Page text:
Baring returned to Britain at the age of 66, and spent a year regaining his health. In 1908, he published, in two volumes, Modern Egypt (Vol 1 & Vol 2), a narrative of events in Egypt and the Sudan since 1876. In 1910, he published Ancient and Modern Imperialism, an influential comparison of the British and Roman Empires. In 1914, World War I broke out. The Khedive Abbas II supported the Ottomans, and was deposed by the British. This freed Baring to publish his impressions of the Khedive, Abbas II, in 1915.
A lover of the classics, Baring was very well-read and spoke Greek, Latin, Italian, French, and Turkish, but he never bothered to learn Arabic (the language of the lower classes in Egypt). During the opening years of the 20th century a nationalist movement began to appear in Egypt, but Baring, who became increasingly aloof with age, brushed it off as inconsequential.
In most regards, Baring was a typical Englishman of his generation. He believed with great conviction in the superiority of the Anglo-Saxon race and its duty to act as a parental figure to the less advanced peoples of the world. Viewing the Eastern mind as weak and "slipshod", he often boasted that he possessed an intimate understanding of it (despite evidence to the contrary). He very much fitted the stereotype of the British colonial administrator: fair, hardworking, devoted, and patriotic but humourless. Known to co-workers and intimates as "Vice-Viceroy" and "Over-Baring", he could be brusque and condescending to both his peers and the "subject races".
Baring was active in politics. Having been raised to the peerage as Lord Cromer in 1892, Baring was entitled to sit in the House of Lords. He joined the free-trade wing of the Unionist party. Baring was a leader of the anti-suffragette cause, serving as the president of the Men's League for Opposing Woman Suffrage in 1908, then in 1910–12, the subsequent National League for Opposing Woman Suffrage. In 1916, he was appointed to the Dardanelles Commission, but it was too much strain for the 75-year old Baring to handle, and he died on 29 January 1917.
- Cromer, Evelyn Baring, Earl of (1908). Modern Egypt, by the Earl of Cromer. New York, The Macmillan Company. ASIN B000NPPRR8. ISBN 1-4021-8339-9 (2001 reprint, vol 1.) ISBN 1-4021-7830-1 (vol 2.)
- Owen, Roger. Lord Cromer: Victorian Imperialist, Edwardian Proconsul. Oxford University Press: Oxford, UK. 2004.
- ""Except the £16,000,000 spent in the construction of the Suez Canal, all the money borrowed in this period 'was squandered'." 21 March 1908, "LORD CROMER'S WORK IN EGYPT; Great Proconsul Tells the Story of Reforms in Administration and of Signal Advance Under British Occupation and Control. KHARTOUM AND GORDON'S DEATH. Fixing Responsibility for the Series of Fatal Blunders in the Soudan. LORD CROMER'S WORK IN EGYPT." New York Times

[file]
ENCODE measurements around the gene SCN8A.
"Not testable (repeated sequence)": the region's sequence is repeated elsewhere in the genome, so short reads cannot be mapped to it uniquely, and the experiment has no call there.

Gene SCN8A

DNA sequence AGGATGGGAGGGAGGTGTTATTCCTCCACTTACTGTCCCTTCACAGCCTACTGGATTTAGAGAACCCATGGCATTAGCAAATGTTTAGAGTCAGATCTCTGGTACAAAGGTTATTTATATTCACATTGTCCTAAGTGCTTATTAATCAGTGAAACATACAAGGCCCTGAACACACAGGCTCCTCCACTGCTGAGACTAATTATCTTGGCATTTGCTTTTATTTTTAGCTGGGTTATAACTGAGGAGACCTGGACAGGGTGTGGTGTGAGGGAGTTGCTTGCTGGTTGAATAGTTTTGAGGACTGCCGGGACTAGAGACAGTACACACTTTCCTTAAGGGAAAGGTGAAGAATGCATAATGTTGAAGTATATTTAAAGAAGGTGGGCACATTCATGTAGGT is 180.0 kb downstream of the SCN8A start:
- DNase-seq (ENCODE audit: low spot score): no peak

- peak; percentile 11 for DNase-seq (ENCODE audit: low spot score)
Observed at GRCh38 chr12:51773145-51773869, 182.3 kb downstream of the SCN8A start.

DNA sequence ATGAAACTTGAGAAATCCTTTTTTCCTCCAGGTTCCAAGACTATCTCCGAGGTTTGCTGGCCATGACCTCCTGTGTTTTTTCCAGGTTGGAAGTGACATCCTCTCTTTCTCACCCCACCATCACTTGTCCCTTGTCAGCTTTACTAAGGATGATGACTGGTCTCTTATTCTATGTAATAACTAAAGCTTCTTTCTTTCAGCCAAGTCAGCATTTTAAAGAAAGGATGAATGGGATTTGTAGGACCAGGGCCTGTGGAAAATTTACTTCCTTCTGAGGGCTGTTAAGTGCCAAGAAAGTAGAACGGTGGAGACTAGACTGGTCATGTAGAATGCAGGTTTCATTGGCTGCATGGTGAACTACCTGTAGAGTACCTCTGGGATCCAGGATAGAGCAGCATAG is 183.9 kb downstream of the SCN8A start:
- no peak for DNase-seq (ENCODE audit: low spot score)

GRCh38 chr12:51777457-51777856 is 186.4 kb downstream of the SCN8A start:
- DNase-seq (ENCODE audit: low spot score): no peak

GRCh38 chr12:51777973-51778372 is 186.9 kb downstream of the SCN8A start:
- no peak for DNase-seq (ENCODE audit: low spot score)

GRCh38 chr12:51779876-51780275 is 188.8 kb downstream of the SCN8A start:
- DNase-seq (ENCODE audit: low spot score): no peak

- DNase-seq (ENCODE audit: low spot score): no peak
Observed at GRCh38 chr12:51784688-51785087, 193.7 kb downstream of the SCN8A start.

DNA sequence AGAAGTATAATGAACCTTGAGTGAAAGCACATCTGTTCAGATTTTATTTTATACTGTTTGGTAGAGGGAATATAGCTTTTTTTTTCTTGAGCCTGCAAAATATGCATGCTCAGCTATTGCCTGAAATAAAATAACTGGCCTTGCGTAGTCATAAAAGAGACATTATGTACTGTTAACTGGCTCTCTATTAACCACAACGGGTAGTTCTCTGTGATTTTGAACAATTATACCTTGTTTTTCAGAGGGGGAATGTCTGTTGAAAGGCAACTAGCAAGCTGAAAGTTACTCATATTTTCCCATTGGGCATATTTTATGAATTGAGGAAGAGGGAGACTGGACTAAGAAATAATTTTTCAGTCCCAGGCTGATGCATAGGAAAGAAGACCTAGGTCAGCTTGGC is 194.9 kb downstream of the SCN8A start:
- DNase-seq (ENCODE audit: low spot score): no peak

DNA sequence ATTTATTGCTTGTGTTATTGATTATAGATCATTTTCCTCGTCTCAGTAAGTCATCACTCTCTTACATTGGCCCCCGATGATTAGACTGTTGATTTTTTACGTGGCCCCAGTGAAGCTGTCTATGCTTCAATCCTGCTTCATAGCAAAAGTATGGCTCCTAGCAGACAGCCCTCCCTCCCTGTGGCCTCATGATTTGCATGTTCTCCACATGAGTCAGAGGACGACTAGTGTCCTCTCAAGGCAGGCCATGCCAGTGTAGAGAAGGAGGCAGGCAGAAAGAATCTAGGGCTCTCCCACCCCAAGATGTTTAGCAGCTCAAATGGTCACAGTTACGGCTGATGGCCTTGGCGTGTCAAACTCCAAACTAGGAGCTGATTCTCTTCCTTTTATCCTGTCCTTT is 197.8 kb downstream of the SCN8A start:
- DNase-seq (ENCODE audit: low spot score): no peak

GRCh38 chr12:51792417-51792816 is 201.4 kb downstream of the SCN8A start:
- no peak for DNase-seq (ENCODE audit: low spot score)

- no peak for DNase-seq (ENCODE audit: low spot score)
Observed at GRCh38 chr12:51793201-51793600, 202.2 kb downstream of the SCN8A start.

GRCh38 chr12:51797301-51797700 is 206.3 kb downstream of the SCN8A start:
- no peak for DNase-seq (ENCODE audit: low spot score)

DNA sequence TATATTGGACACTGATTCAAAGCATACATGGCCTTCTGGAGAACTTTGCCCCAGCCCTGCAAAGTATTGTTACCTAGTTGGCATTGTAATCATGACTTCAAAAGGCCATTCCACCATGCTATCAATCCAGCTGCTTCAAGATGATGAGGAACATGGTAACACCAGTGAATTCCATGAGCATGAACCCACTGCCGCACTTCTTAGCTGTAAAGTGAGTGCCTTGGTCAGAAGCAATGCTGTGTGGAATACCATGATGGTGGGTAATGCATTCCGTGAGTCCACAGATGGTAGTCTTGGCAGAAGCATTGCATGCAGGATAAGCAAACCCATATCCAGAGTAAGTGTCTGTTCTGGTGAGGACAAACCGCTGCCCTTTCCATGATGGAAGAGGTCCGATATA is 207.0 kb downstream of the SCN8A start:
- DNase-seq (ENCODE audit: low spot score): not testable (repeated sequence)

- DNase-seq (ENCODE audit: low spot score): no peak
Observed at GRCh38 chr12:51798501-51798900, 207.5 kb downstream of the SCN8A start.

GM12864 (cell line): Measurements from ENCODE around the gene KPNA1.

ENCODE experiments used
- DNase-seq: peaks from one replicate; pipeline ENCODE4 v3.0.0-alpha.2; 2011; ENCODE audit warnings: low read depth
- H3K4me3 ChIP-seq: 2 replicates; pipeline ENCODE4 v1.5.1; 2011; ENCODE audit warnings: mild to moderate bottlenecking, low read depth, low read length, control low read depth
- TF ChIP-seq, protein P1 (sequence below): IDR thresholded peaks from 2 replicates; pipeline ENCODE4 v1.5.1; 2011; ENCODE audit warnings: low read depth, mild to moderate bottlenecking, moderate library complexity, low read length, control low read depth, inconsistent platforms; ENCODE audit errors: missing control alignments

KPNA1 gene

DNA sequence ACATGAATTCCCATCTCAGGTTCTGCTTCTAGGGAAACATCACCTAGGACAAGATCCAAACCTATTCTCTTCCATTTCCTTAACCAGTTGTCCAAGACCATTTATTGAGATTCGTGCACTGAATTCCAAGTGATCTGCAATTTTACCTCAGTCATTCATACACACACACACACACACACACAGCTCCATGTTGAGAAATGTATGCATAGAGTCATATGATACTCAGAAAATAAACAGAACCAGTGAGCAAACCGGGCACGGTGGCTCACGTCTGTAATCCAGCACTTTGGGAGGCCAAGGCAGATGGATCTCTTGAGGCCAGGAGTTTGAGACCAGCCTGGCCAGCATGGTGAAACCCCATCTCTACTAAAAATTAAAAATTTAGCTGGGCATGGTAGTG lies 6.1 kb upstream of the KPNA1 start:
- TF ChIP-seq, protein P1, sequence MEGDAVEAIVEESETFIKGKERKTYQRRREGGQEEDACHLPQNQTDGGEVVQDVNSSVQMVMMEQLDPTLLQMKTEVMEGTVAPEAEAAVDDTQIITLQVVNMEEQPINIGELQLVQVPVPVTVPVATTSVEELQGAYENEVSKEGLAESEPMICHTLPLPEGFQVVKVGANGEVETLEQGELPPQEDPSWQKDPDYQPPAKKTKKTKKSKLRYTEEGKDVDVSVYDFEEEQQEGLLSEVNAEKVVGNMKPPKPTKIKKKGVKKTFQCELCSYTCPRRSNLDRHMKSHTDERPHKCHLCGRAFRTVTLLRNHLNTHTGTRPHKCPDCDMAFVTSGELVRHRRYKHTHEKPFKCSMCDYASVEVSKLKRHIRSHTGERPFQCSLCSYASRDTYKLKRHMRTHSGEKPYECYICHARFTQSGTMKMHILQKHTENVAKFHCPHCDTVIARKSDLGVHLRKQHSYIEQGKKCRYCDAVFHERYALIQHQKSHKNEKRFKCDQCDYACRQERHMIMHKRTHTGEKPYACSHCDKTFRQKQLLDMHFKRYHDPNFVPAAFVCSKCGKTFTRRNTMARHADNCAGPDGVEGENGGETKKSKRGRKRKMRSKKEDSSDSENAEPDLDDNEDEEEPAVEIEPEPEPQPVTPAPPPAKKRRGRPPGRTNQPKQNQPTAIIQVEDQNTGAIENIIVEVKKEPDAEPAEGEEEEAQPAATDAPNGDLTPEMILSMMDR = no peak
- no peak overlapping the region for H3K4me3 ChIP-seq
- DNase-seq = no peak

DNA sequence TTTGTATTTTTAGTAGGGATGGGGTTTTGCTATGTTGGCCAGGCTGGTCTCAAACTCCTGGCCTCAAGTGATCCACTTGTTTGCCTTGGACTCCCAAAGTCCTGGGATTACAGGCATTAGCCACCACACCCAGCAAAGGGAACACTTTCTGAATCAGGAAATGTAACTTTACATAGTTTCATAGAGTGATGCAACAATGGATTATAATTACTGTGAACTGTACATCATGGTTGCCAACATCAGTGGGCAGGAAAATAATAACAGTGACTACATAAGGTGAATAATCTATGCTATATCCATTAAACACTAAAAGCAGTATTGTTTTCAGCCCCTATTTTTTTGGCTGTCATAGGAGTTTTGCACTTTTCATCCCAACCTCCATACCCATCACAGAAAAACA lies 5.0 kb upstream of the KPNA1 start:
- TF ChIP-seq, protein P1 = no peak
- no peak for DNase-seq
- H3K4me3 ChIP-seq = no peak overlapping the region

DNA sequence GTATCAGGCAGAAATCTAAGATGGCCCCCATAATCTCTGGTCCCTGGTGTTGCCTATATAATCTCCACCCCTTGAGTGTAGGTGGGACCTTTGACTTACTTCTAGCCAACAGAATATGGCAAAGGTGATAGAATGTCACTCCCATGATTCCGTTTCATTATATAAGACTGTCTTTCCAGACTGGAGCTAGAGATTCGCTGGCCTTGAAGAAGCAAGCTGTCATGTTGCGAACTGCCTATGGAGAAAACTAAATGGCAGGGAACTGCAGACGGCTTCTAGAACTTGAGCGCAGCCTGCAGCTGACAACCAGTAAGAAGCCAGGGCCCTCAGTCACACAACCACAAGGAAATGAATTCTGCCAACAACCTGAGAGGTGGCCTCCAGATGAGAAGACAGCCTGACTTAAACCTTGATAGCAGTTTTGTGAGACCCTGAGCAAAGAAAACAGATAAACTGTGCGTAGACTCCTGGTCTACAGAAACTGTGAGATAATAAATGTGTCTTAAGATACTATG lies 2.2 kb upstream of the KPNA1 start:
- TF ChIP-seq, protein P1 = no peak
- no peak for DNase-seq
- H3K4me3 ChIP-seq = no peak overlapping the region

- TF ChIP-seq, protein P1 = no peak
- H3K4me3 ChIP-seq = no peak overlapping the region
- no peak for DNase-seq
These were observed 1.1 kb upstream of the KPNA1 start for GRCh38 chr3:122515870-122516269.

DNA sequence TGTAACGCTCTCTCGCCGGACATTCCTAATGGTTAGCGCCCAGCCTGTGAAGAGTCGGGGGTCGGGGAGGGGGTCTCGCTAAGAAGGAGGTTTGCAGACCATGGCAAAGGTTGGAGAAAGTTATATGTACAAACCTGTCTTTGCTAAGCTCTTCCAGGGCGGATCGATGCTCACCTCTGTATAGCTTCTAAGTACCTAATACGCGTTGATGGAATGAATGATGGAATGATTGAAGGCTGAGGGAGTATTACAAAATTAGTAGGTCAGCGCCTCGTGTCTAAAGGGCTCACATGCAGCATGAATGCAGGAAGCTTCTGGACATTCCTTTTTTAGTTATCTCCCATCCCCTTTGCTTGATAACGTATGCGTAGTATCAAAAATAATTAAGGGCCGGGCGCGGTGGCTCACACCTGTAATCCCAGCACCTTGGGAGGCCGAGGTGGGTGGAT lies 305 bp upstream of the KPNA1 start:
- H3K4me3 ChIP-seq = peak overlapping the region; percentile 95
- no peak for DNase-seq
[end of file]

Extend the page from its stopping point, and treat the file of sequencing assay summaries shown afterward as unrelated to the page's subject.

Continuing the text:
- Al-Sayyid Marsot, Afaf Lutfi. A History of Egypt. Cambridge University Press: Cambridge, UK. 2007.
- pg 76, A short history of modern Egypt, by Afaf Lutfi Sayyid-Marsot
- The London Gazette: . 9 August 1901.
- "Evelyn Baring, First Earl of Cromer - Find A Grave". findagrave.com. Retrieved 2 December 2013.
- "BARING, EVELYN, 1ST EARL OF CROMER (1841-1917)". English Heritage. Retrieved 2012-10-19.
- Owen, Roger (2004). Lord Cromer: Victorian Imperialist, Edwardian Proconsul. Oxford: Oxford University Press. ISBN 0-19-925338-2.
- Meyer, Karl E. and Shareen Blair Brysac "Kingmakers: the Invention of the Modern Middle East." New York, London, W.W. Norton 2008. ISBN 978-0-393-06199-4
|Wikimedia Commons has media related to Evelyn Baring, 1st Earl of Cromer.|
|Wikisource has the text of a 1922 Encyclopædia Britannica article about Evelyn Baring, 1st Earl of Cromer.|
- Hansard 1803–2005: contributions in Parliament by the Earl of Cromer
- Works by Evelyn Baring, 1st Earl of Cromer at Project Gutenberg
- Evelyn Baring Cromer (1903). Paraphrases and Translations from the Greek. Macmillan.
- Evelyn Baring Cromer (1908). Modern Egypt. The Macmillan Company. (available to read online)
- Evelyn Baring Cromer (1915). Abbas II. The Macmillan Company. (available to read online)
- Archival material relating to Evelyn Baring, 1st Earl of Cromer listed at the UK National Archives
Sir Edward Malet
|British Agent and Consul-General in Egypt
Sir Eldon Gorst
|Peerage of the United Kingdom|
|New creation||Earl of Cromer
Rowland Thomas Baring
|New creation||Viscount Errington
|New creation||Baron Cromer